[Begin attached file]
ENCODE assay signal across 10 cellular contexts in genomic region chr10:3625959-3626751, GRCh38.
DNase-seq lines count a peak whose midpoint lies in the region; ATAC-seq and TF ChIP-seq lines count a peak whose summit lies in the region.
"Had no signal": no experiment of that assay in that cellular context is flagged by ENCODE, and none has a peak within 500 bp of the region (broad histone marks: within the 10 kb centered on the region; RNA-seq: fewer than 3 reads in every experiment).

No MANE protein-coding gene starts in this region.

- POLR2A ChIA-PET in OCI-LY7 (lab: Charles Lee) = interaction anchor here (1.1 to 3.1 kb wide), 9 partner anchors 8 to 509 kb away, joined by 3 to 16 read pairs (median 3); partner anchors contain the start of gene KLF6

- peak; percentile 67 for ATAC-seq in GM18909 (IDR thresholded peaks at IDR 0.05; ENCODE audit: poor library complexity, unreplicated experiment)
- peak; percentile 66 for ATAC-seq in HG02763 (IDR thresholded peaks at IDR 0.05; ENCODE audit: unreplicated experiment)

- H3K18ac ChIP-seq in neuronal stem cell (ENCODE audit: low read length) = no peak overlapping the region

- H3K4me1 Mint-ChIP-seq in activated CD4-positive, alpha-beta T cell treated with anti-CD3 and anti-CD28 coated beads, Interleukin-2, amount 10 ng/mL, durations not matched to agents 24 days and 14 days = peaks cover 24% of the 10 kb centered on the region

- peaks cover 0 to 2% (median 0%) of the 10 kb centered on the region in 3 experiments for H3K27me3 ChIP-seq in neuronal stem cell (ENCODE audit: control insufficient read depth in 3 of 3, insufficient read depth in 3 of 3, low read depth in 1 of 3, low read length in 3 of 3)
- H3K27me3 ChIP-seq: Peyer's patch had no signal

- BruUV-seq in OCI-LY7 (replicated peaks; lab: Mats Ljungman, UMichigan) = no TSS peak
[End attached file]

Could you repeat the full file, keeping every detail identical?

ENCODE assay signal across 10 cellular contexts in genomic region chr10:3625959-3626751, GRCh38.
DNase-seq lines count a peak whose midpoint lies in the region; ATAC-seq and TF ChIP-seq lines count a peak whose summit lies in the region.
"Had no signal": no experiment of that assay in that cellular context is flagged by ENCODE, and none has a peak within 500 bp of the region (broad histone marks: within the 10 kb centered on the region; RNA-seq: fewer than 3 reads in every experiment).

No MANE protein-coding gene starts in this region.

- POLR2A ChIA-PET in OCI-LY7 (lab: Charles Lee) = interaction anchor here (1.1 to 3.1 kb wide), 9 partner anchors 8 to 509 kb away, joined by 3 to 16 read pairs (median 3); partner anchors contain the start of gene KLF6

- peak; percentile 67 for ATAC-seq in GM18909 (IDR thresholded peaks at IDR 0.05; ENCODE audit: poor library complexity, unreplicated experiment)
- peak; percentile 66 for ATAC-seq in HG02763 (IDR thresholded peaks at IDR 0.05; ENCODE audit: unreplicated experiment)

- H3K18ac ChIP-seq in neuronal stem cell (ENCODE audit: low read length) = no peak overlapping the region

- H3K4me1 Mint-ChIP-seq in activated CD4-positive, alpha-beta T cell treated with anti-CD3 and anti-CD28 coated beads, Interleukin-2, amount 10 ng/mL, durations not matched to agents 24 days and 14 days = peaks cover 24% of the 10 kb centered on the region

- peaks cover 0 to 2% (median 0%) of the 10 kb centered on the region in 3 experiments for H3K27me3 ChIP-seq in neuronal stem cell (ENCODE audit: control insufficient read depth in 3 of 3, insufficient read depth in 3 of 3, low read depth in 1 of 3, low read length in 3 of 3)
- H3K27me3 ChIP-seq: Peyer's patch had no signal

- BruUV-seq in OCI-LY7 (replicated peaks; lab: Mats Ljungman, UMichigan) = no TSS peak